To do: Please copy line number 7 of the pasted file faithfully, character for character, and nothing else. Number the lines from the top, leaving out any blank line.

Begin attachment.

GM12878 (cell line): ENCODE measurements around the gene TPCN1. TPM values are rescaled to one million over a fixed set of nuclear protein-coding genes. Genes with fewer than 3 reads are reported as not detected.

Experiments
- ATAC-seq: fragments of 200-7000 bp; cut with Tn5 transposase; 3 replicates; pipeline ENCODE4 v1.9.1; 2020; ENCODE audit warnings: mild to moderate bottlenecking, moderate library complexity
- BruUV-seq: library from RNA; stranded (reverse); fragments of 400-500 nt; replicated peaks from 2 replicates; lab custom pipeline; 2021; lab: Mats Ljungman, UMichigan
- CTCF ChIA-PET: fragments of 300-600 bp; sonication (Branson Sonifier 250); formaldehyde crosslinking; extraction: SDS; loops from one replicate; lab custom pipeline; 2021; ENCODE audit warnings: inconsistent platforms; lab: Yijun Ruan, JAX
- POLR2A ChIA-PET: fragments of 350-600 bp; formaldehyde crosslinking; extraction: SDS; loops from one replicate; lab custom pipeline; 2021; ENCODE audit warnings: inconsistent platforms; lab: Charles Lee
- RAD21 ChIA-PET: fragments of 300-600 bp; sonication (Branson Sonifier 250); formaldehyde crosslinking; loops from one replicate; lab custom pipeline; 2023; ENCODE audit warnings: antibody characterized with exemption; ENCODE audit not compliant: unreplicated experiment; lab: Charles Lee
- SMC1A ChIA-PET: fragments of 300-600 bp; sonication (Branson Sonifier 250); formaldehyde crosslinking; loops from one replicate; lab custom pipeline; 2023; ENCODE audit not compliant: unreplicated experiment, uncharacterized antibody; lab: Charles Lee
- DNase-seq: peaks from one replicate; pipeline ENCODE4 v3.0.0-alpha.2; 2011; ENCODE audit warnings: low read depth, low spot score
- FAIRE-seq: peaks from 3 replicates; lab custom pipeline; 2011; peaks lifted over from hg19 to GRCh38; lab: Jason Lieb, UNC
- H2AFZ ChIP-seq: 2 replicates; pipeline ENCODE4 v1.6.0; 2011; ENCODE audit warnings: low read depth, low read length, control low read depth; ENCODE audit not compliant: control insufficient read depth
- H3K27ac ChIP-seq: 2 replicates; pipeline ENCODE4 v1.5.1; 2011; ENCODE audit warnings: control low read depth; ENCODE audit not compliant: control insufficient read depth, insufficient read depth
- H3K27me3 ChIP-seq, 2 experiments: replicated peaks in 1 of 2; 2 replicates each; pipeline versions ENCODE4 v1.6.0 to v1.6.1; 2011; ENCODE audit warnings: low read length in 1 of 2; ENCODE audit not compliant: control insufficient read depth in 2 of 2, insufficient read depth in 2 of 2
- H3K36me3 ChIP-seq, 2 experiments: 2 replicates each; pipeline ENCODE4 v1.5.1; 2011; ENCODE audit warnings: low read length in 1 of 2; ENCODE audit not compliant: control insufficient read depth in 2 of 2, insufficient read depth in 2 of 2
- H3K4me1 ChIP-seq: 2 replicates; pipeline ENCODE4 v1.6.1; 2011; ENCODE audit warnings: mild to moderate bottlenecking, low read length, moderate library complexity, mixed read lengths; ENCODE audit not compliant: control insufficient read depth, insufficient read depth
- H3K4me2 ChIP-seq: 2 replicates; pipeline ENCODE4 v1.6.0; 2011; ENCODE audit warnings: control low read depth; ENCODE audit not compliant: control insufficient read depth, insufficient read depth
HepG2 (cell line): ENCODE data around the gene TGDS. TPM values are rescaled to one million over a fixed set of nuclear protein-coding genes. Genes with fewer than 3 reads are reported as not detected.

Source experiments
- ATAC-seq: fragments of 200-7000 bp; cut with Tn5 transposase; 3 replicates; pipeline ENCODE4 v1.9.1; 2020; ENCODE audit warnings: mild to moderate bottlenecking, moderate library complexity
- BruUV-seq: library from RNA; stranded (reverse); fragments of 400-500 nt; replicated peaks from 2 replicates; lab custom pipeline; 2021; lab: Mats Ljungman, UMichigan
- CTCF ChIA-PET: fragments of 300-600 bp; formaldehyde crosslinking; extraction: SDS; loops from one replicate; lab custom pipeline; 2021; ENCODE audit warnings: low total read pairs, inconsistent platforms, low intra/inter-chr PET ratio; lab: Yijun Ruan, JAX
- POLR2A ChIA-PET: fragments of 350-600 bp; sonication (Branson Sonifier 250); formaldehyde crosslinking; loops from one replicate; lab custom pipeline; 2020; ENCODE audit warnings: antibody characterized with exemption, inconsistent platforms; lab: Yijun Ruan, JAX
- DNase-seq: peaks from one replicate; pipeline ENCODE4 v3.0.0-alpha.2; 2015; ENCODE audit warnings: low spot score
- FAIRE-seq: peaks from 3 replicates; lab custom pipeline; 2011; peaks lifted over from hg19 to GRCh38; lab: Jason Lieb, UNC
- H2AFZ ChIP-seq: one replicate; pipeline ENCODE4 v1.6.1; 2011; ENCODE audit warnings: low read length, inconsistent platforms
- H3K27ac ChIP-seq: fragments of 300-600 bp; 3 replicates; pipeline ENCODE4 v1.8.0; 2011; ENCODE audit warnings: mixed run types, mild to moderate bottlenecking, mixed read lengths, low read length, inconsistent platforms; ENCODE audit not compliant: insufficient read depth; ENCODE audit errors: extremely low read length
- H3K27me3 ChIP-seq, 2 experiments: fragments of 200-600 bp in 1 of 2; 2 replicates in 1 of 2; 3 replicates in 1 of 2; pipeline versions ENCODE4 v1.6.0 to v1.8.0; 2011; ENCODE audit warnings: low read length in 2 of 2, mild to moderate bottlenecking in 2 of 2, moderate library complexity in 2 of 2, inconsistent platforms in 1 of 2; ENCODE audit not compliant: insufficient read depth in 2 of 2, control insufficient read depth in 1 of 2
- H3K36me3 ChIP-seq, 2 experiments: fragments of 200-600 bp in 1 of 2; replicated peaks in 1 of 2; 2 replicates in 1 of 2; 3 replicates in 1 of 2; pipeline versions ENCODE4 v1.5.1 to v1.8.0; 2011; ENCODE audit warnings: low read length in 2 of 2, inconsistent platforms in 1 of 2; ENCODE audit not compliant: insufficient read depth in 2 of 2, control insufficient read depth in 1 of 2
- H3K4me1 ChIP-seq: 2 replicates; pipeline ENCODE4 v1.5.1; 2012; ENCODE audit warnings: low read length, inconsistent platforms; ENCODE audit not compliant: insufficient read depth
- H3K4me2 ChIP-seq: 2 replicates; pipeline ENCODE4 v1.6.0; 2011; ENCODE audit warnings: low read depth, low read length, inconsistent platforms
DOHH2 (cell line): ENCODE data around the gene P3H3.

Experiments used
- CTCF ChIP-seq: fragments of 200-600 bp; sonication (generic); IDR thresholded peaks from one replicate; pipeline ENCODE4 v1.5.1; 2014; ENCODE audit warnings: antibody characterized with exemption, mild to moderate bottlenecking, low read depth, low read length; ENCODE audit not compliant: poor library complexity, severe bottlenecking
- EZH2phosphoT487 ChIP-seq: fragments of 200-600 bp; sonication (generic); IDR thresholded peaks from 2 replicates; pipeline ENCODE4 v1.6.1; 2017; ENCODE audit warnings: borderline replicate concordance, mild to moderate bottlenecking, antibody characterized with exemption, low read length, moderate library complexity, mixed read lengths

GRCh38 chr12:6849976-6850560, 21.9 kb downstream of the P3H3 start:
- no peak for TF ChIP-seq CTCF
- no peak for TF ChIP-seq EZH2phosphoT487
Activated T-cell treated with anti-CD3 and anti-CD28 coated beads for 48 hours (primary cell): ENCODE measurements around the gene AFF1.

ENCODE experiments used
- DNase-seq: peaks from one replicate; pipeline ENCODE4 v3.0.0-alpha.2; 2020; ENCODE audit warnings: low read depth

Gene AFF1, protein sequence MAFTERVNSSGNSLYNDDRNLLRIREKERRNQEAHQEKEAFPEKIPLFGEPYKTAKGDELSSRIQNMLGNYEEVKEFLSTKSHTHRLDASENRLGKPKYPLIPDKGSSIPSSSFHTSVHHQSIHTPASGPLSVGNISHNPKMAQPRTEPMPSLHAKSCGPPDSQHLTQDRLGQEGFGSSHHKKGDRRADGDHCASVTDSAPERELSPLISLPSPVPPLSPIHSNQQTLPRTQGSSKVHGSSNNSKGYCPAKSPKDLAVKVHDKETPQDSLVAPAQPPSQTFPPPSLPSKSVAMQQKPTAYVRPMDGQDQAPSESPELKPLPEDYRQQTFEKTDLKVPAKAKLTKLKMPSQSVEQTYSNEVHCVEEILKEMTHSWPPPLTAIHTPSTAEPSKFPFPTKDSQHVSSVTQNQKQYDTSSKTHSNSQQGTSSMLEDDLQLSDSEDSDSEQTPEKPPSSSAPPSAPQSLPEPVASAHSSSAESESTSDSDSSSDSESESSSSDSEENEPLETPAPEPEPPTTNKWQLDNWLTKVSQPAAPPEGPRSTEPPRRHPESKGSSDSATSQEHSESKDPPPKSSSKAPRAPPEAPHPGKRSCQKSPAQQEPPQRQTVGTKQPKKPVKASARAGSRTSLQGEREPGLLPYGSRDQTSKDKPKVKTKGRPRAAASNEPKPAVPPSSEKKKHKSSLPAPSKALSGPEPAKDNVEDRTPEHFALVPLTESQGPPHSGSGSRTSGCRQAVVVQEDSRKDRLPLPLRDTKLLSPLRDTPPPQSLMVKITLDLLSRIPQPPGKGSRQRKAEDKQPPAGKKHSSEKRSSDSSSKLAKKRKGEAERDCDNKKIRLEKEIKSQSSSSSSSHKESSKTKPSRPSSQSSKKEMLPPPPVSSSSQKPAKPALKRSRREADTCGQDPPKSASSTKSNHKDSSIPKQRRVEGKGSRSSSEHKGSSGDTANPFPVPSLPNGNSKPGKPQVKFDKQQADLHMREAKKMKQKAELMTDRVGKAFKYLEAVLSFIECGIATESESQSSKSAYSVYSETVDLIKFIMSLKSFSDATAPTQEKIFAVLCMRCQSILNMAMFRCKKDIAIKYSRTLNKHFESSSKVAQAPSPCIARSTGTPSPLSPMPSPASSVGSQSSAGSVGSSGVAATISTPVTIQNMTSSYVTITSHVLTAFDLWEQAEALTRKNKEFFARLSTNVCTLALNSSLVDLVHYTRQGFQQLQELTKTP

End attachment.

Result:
- RAD21 ChIA-PET: fragments of 300-600 bp; sonication (Branson Sonifier 250); formaldehyde crosslinking; loops from one replicate; lab custom pipeline; 2023; ENCODE audit warnings: antibody characterized with exemption; ENCODE audit not compliant: unreplicated experiment; lab: Charles Lee